Davenport interprets the experiments of Loeb and of Reaumur by saying that the diurnal butterflies are so constructed that they react only to a high luminous intensity, and the nocturnal moths to a feeble intensity, "so that the brilliant light of the sun which makes the butterflies come out causes the retreat of the others." This certainly has some reason and several experiments of Loeb prove it, notably that with a diurnal species, Papilio ma-chaon, which, reposing in a diffused light, takes its flight when exposed to the sun's rays. But the explanation of Davenport does not oppose that of periodicity held by Loeb. In reality, these two theses complement each other. It is because their positive phototropism demands a high luminous intensity that the diurnal butterflies fly during the day and rest at night. It is because they demand more feeble luminosity that the nocturnal species fly at twilight or during the night, remaining quiet during the day. Thus understood, the periodicity shows itself to be a simple manifestation of phototropism with these insects.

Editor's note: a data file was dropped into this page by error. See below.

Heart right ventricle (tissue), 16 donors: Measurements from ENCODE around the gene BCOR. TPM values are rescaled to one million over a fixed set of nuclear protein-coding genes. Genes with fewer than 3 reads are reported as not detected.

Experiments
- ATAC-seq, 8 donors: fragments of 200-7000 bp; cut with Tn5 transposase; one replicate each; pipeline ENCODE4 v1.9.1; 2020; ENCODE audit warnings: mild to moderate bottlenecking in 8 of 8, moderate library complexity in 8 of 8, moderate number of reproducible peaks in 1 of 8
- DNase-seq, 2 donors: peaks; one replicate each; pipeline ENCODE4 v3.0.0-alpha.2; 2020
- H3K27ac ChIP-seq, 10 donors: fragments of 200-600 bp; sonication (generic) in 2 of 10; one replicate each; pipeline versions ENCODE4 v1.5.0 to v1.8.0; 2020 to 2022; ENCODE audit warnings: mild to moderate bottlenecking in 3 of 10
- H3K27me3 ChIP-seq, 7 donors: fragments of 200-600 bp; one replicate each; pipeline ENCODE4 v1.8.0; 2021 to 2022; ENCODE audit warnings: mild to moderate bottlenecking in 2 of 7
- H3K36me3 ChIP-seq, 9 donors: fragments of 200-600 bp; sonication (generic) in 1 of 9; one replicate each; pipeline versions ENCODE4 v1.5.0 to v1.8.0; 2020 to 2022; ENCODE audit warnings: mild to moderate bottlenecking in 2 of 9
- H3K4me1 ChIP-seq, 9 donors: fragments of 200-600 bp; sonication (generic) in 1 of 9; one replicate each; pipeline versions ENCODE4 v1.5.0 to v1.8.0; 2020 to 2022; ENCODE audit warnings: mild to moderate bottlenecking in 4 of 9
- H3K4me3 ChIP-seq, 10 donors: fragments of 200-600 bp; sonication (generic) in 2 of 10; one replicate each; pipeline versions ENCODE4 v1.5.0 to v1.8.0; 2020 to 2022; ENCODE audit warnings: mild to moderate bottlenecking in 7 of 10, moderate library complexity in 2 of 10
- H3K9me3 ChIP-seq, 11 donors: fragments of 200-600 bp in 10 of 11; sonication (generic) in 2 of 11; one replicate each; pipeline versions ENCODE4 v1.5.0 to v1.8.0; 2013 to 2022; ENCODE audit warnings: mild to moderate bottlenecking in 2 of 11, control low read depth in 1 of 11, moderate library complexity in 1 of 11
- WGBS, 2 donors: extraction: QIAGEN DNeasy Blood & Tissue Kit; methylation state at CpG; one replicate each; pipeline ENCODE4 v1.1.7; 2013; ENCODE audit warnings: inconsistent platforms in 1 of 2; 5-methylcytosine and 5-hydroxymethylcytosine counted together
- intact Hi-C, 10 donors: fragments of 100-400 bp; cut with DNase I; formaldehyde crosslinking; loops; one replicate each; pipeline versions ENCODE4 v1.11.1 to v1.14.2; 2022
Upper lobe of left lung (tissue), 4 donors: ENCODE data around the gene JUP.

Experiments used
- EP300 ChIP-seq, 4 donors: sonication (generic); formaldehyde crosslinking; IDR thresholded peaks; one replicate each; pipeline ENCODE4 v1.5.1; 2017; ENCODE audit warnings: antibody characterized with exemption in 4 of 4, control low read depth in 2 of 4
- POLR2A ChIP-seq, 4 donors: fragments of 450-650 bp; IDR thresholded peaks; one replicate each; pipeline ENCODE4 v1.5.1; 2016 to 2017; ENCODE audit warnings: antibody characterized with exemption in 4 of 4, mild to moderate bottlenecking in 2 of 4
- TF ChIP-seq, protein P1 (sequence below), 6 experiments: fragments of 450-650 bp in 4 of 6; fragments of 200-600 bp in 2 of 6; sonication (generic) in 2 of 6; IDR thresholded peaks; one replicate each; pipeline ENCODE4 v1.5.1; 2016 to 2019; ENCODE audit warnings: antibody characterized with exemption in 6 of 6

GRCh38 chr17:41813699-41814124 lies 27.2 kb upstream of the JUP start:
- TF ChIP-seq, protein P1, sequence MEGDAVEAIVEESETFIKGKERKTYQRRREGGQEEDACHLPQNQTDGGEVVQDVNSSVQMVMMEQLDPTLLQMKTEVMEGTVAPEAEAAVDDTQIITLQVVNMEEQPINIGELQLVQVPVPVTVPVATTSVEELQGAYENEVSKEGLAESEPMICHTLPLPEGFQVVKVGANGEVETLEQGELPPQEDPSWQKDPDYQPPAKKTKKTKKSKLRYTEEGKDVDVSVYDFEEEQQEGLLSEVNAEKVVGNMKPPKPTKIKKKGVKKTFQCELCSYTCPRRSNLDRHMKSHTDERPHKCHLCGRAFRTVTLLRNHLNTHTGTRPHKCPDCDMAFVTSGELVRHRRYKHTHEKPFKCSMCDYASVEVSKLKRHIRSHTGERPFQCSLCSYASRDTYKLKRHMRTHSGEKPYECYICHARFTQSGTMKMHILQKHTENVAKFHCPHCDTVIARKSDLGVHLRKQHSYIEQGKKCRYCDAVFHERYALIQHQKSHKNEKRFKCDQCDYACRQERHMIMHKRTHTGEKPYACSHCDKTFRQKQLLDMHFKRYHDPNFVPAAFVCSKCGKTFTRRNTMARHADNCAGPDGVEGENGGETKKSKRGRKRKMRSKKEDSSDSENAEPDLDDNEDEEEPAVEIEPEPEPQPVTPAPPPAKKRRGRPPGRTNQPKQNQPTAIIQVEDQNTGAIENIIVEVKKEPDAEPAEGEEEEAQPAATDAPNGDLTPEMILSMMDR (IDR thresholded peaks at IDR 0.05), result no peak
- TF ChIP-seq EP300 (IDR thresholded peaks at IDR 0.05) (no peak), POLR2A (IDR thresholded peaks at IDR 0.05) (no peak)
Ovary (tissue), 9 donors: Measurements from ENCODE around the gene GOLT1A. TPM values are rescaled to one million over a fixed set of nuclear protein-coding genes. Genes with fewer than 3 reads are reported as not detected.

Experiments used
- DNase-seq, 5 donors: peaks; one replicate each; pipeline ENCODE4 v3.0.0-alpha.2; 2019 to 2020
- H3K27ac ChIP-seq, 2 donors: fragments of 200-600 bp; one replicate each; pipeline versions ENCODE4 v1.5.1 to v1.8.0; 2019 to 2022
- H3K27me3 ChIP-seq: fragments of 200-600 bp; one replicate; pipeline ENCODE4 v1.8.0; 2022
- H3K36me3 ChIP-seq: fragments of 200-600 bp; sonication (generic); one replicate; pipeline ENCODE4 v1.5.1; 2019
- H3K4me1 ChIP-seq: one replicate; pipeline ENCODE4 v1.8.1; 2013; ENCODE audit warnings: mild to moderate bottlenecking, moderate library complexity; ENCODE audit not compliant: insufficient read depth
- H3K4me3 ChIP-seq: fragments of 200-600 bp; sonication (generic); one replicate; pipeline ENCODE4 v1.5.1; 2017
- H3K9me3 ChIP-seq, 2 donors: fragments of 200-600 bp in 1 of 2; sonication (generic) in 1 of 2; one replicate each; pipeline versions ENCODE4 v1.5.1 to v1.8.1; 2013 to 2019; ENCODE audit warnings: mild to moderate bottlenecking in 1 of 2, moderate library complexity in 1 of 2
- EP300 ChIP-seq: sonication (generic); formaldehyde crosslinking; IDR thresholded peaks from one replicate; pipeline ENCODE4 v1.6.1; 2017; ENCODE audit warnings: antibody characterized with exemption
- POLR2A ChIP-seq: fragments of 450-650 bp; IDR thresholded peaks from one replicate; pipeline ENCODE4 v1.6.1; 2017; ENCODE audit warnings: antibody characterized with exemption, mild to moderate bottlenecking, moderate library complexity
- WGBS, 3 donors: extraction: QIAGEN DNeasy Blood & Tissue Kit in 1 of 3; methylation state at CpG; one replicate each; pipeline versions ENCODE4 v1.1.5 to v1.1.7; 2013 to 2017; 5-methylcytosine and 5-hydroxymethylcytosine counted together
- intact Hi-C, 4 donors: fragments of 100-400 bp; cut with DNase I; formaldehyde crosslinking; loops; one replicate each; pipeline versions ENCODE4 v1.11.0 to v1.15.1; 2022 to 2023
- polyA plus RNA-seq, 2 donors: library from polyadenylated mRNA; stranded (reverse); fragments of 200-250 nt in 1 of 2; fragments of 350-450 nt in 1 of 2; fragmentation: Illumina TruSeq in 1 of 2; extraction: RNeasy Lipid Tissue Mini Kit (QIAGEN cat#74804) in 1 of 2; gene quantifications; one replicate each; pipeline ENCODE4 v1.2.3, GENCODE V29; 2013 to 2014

But something else can happen, as Loeb and Reaumur have shown, aside from any luminous intervention. That is a periodicity acquired by the organism. This is graven upon the being in the course of generations under the phototropic influence of periodical luminous stimulations, and may show itself to-day without their intervention. It has separated itself from the stimulating actions which have produced it.